Bronson (2008)
By: Julian on April 7, 2011  | 
Madman | Region 4, PAL | 1.78:1 (16:9 enhanced) | English Dolby Digital 5.1 | 88 minutes (Full Specs)
The Movie
Cover Art
Director: Nicolas Winding Refn
Starring: Tom Hardy, James Lance, Matt King, Amanda Burton
Screenplay: Nicolas Winding Refn, Brock Norman Brock
Country: UK
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Bronson is a biopic on the life of Michael Gordon Peterson, aka Charles Bronson, routinely referred to by the press as 'the most violent criminal in Britain' and a man who has spent most of his life behind bars. Interned at Wakefield, the "Monster Mansion" housing Britain's worst, Peterson is an antisocial nutter, a man whose stock standard response to adversity (or even in response to no provocation at all) is to use his fists.

Bronson is biographical however, while I'm not well versed in Mr Peterson's life and crimes, I am led to believe that it is by no means closely accurate. Still, Bronson is an enormously entertaining film: idiosyncratic, sure, but at times hysterical and others unremittingly brutal. The film begins with Peterson (Tom Hardy, a hugely talented performer who does a terrific job here), heavily made-up in clown regalia, narrating on a stage before an adoring audience. This sets the slightly oddball tone of the film from the outset, and the moral seems to be that while Peterson may be an animal, perhaps he's not to be taken all that seriously.

Peterson takes us back to the beginning when, at aged 19, he saws off a shotgun and robs a post office, terrorising its employees and making off with a paltry loot. He is apprehended by the end of the day and is sentenced to seven years jail, a figure that snowballs as Peterson commits assault after assault against guards and inmates (but mostly guards). He is a violent, unhinged psychopath whose crimes, incredibly, were never murder. After a failed stint at a psychiatric ward, and about two months out in the real world, Peterson is returned to prison, with most of his days spent in solitary confinement, and never to be released.

As a way of coping with prison life, Peterson adopts the name 'Charles Bronson' after the Death Wish star, and he carries the aggressive, retributive persona to match: namely against his captors and the society that imprisoned him. Peterson/Bronson curries favour among his fellow inmates by making the guards' lives hell, occasioning bodily harm on them but mostly just lashing out for a few seconds, landing a couple of decent blows, before he is restrained and thrown into solitary for the umpteenth time. By the film's end, the takeover of Peterson by Bronson is complete: an unrestrained ego, performing in front of admiring fans, firms him as a master of delusion.

Bronson is a disgraceful human being, and co-writer/director Nicolas Winding Refn (a Danish filmmaker who previously helmed the Pusher trilogy) presents him with no redeeming features at all. In this respect, Refn and fellow screenwriter Brock Norman Brock do a pretty superficial job. Skerricks of dimension arise during the comic interludes, where Bronson addresses a packed audience: we realise pretty fast that this is a man of profound, jaw-dropping delusion. However, there is a surreal element to the narrative that proscribes this from being a really serious character study, so Refn and Brock might be forgiven for making something that on its face seems just a bit, well, facile. That does make it a little bit tough to get into the film too deeply, but it certainly takes nothing away from its entertainment factor.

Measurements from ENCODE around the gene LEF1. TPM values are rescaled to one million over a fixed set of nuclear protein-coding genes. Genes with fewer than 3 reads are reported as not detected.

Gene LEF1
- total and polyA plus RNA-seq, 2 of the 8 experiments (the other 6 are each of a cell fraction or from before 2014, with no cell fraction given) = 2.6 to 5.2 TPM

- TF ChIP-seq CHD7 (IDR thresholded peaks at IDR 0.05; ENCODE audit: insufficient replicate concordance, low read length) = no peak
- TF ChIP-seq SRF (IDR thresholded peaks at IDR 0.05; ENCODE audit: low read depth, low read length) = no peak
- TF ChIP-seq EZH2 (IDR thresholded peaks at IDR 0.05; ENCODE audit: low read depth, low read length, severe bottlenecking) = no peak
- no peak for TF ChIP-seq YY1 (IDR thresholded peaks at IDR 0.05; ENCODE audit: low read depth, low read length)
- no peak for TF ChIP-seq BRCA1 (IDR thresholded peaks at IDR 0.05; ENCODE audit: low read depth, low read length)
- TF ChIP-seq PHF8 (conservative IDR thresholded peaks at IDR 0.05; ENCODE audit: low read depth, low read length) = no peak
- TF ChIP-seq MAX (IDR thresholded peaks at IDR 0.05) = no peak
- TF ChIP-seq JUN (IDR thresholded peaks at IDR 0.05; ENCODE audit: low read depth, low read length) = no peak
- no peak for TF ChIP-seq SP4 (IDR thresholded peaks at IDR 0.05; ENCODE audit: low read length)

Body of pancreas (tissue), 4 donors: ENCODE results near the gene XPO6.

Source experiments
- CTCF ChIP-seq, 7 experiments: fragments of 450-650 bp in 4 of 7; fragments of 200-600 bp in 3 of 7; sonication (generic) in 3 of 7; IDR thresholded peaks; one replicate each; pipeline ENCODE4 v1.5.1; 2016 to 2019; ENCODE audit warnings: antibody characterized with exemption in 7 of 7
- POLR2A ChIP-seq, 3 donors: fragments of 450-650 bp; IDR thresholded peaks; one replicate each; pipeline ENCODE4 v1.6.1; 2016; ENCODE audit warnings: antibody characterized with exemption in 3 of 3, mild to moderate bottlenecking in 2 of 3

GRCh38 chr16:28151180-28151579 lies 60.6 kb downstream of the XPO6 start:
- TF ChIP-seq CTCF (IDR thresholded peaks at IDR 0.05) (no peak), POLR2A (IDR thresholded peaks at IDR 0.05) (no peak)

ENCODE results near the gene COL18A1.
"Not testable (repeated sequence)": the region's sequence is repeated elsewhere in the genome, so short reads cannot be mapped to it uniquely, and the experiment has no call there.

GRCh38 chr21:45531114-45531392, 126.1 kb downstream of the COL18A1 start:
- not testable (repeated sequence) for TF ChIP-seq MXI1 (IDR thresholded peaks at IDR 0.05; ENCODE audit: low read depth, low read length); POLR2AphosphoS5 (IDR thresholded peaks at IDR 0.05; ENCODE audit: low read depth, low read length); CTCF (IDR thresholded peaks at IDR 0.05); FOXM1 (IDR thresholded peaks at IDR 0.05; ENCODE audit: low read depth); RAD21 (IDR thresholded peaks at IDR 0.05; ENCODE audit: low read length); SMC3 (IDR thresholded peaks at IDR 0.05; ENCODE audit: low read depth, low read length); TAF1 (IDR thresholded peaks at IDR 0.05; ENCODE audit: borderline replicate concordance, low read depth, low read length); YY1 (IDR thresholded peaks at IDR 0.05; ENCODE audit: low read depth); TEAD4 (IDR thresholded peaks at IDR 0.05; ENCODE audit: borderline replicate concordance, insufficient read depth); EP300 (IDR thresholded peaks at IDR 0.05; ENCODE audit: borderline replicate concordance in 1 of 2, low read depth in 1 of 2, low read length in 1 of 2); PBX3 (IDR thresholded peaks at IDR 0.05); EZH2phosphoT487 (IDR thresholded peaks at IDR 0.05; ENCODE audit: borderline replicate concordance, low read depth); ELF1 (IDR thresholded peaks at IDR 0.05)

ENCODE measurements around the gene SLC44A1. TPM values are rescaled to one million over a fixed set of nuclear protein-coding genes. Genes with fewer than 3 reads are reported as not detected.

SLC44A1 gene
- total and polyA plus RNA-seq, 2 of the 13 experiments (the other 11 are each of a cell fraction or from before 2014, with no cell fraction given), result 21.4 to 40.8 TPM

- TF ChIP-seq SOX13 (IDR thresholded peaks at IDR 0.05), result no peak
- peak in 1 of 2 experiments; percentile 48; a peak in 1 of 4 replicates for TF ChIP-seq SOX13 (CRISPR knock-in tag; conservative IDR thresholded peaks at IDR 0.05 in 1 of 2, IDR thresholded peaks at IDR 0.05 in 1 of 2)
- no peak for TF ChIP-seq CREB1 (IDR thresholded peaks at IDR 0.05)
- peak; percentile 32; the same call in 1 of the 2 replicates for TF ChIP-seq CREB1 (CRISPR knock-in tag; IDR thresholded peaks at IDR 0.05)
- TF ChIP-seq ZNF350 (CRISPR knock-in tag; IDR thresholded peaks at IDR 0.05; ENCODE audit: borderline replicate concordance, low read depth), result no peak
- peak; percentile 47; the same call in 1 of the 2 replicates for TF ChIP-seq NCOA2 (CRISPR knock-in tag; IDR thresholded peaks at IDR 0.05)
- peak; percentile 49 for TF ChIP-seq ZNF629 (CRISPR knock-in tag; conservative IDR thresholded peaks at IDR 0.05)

While Refn and Brock have some trouble fleshing out Bronson, the main talent here is Hardy's performance of him. It is sensational; the sort of psycho turn that sends chills and elicits uneasy laughter simultaneously. Hardy channels a sort of demented Daniel Day-Lewis (although that might just be the Gangs of New York-era moustache talking) to translate Bronson to the screen and it works a charm.

Refn's direction is slick, taut and stylish. He works with his material exceptionally well and, ably assisted by a highly technically proficient crew, Refn creates 89 minutes of absolutely mesmerising cinema. Highly recommended.
The film, presented in 16:9, is crisp, well-lit and quite beautifully shot by DP Larry Smith. Before plying his trade as a cinematographer, Smith cut his teeth as a crewman on some Kubrick films, including The Shining and Eyes Wide Shut. He was taught well.
Two English audio tracks are provided, 5.1 and 2.0 Dolby. The 5.1 is clear and well-balanced.
Extra Features
An audio commentary with Refn, an interview with Refn, a theatrical trailer and trailers for other Madman discs are provided.
The Verdict
If Refn's weakness is in fleshing out his lead character, his undeniable strength is to create a powerful, visceral piece of work that possesses a completely nihilistic, anarchic mood. Bronson is a brutal, uncompromising movie but it has an immense amount of style; this is probably as elegant as obscenely antisocial, violent macho prison films get.
Movie Score
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